“What they achieved is harder than one can imagine. The fact that they managed to get everyone to escape is a result of good co-ordination among crew and passengers following instructions,” she said.

A pilot for a South East Asian airline, who also spoke on the condition of anonymity, agreed that the flight crew’s rigorous training was key to the passengers’ escape.

“I must say it was amazing,” he told the BBC. “You really don’t have time to think in a situation like this, so you just do what you were trained to do.”

It is all the more impressive when you take into account the position and condition of the aircraft, which – according to Prof Galea – would have made the evacuation all the more tricky.

“This accident was far from ideal. The aircraft was nose down, which meant it was difficult for passengers to move,” he said.

Only three inflatable slides could be used to evacuate passengers, but they were not properly deployed because of how the jet landed. The rear slide was very steep, which could have been dangerous.

The aircraft’s announcement system also malfunctioned during the evacuation, so the flight crew had to convey instructions using a megaphone and by shouting, Japan Airlines said.

But there were also signs the aircraft’s design was working to give those on board the best chance of escape. Prof Graham Braithwaite, director of transport systems at Cranfield University in the UK, told the BBC it looked like it “has done what it is designed to do, which is protect the occupants and allow a fast evacuation”.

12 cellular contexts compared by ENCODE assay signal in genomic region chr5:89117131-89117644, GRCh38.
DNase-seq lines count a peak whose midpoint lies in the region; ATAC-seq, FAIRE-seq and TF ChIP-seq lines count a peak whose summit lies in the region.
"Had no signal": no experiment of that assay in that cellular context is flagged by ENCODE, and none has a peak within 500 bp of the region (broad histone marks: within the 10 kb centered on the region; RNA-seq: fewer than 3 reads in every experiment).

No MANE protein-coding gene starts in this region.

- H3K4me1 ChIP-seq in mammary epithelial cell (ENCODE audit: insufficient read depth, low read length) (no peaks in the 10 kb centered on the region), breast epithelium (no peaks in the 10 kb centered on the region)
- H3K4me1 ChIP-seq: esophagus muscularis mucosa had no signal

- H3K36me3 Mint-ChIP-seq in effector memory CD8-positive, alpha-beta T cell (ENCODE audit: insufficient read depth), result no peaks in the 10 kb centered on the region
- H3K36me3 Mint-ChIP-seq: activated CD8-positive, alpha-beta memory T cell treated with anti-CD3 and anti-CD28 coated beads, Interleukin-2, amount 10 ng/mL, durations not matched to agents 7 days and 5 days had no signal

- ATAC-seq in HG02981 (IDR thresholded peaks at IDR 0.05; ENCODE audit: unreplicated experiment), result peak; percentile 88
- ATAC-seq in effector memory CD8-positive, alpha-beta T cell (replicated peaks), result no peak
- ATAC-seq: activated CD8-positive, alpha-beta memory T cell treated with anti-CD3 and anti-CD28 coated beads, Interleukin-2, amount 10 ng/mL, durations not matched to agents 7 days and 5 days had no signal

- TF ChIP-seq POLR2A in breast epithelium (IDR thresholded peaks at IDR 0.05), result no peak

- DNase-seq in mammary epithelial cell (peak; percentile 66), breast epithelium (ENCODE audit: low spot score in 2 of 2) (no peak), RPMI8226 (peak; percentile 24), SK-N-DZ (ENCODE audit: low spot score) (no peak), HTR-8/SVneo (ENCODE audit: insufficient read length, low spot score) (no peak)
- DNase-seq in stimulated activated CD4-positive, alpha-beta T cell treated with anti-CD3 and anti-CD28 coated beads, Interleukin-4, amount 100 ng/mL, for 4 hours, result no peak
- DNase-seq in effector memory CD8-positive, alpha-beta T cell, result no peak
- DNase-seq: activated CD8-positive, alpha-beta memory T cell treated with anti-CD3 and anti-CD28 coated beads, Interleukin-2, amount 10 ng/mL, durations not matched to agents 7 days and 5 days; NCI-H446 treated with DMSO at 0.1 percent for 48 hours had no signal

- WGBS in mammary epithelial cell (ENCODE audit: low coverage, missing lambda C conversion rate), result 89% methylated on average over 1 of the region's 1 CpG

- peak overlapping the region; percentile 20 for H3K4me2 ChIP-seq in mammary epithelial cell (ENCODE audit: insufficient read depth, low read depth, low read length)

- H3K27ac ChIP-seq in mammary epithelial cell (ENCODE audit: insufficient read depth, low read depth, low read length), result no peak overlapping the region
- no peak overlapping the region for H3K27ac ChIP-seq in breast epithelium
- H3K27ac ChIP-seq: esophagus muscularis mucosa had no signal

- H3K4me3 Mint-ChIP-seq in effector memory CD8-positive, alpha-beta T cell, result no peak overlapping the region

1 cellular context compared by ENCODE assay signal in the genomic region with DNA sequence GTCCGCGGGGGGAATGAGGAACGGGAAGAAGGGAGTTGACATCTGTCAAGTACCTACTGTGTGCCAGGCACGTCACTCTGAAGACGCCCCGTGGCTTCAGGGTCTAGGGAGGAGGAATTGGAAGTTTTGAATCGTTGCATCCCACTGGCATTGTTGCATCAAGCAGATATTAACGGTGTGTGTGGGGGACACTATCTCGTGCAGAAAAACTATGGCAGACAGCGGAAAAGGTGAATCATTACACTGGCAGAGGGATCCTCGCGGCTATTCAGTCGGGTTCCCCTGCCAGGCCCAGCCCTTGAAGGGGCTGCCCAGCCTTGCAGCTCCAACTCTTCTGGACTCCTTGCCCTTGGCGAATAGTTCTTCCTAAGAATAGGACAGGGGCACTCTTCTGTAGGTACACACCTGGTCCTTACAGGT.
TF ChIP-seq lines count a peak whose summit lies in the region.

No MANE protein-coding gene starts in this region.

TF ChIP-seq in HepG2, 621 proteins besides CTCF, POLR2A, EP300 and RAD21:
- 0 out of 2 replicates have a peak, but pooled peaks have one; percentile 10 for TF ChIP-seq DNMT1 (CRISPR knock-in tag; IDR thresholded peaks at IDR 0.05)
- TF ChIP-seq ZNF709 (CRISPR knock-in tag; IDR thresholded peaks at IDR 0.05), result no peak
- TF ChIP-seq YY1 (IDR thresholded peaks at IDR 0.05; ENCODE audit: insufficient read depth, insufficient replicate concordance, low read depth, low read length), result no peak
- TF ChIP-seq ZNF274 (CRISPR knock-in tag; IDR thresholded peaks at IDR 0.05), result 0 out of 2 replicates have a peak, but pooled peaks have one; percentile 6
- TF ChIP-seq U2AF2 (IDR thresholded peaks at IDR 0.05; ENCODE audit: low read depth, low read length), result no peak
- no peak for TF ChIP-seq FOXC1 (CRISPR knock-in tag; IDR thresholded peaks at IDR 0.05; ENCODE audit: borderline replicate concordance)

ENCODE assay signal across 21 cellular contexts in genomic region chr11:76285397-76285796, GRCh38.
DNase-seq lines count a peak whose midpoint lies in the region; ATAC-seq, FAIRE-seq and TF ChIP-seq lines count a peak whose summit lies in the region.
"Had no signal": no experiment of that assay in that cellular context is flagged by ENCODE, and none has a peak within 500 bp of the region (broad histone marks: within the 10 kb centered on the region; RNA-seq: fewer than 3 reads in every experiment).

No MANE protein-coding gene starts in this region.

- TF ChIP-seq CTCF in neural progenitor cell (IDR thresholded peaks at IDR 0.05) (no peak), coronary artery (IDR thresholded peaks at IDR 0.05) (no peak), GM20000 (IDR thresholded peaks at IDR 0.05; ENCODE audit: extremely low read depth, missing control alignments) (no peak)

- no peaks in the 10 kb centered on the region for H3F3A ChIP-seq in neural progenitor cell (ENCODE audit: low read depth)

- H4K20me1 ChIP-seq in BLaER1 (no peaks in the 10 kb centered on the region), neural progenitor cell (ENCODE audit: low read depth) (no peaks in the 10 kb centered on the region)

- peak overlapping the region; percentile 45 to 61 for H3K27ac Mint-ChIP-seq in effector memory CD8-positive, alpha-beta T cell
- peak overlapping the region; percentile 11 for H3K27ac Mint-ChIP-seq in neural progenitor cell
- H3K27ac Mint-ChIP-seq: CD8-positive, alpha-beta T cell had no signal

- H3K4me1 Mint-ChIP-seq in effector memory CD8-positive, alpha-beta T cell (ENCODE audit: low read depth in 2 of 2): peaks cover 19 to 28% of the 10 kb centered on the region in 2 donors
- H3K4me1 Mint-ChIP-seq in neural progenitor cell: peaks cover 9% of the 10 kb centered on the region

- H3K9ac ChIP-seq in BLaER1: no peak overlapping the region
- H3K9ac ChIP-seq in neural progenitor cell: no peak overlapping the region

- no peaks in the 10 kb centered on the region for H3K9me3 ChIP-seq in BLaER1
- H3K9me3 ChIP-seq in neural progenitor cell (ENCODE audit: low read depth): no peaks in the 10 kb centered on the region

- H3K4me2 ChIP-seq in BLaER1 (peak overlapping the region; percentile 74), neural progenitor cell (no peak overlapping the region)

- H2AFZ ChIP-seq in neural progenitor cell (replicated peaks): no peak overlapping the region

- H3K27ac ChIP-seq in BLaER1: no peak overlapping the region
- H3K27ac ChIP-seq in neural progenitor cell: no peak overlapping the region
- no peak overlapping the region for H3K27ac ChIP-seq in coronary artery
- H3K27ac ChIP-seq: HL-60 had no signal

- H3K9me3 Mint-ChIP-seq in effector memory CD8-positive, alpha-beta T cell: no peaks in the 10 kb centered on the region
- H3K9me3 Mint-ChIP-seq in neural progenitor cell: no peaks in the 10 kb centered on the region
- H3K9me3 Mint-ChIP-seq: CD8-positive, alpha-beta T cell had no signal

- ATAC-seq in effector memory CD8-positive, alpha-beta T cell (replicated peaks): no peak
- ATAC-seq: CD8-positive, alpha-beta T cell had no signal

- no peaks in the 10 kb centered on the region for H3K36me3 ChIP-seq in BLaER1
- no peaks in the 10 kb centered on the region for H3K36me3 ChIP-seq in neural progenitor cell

Japan airport graphic

The role of the airport’s fire crews on the ground – who, according to Prof Braithwaite, aim to get to any fire within two minutes – would also have been key in ensuring there was time to escape.

“The fire service focus will absolutely have been on protecting the exits and making sure there was a clear path for people to evacuate,” he said. The larger fire, he explained, would only have been dealt with after the last person escaped.

Lessons have also been learned from the past, with aviation safety regulations significantly strengthened after previous accidents, the pilot told the BBC.

For instance, the collision of two Boeing 747 jets at Los Rodeos Airport in Tenerife in 1977 – which killed 583 people and remains the deadliest accident in aviation history – led to a review of cockpit procedures and radio communications. The crash was found to be due to miscommunication between flight crew and air traffic controllers.

An investigation is currently under way into what caused Tuesday’s runway collision in Tokyo but, according to transcripts of conversations with the control tower which emerged on Wednesday, the coastguard plane had not been cleared for take-off while the passenger plane was given permission to land.

Japan Airlines experienced its own catastrophe in August 1985, when Osaka-bound Flight 123 crashed into a mountain shortly after take-off from Tokyo Haneda. It was later attributed to faulty repair work by Boeing, the aircraft manufacturer. Only four out of 524 people on board survived the crash.

The airline’s record has been “blemish free” since then, Prof Braithwaite told the BBC, and it is a “world leader” when it comes to safety.

Management at the company are so dedicated that in 2006, Japan Airlines opened a museum-like facility near Haneda displaying wreckage from the incident, aimed at promoting safety awareness among its employees.

“In face of the pain and grief of the bereaved families and public https://beritaberitaterbaru.com distrust in airline safety [after the 1985 crash], we pledged that we would never again allow such a tragic accident to occur,” Japan Airlines wrote on the facility’s webpage.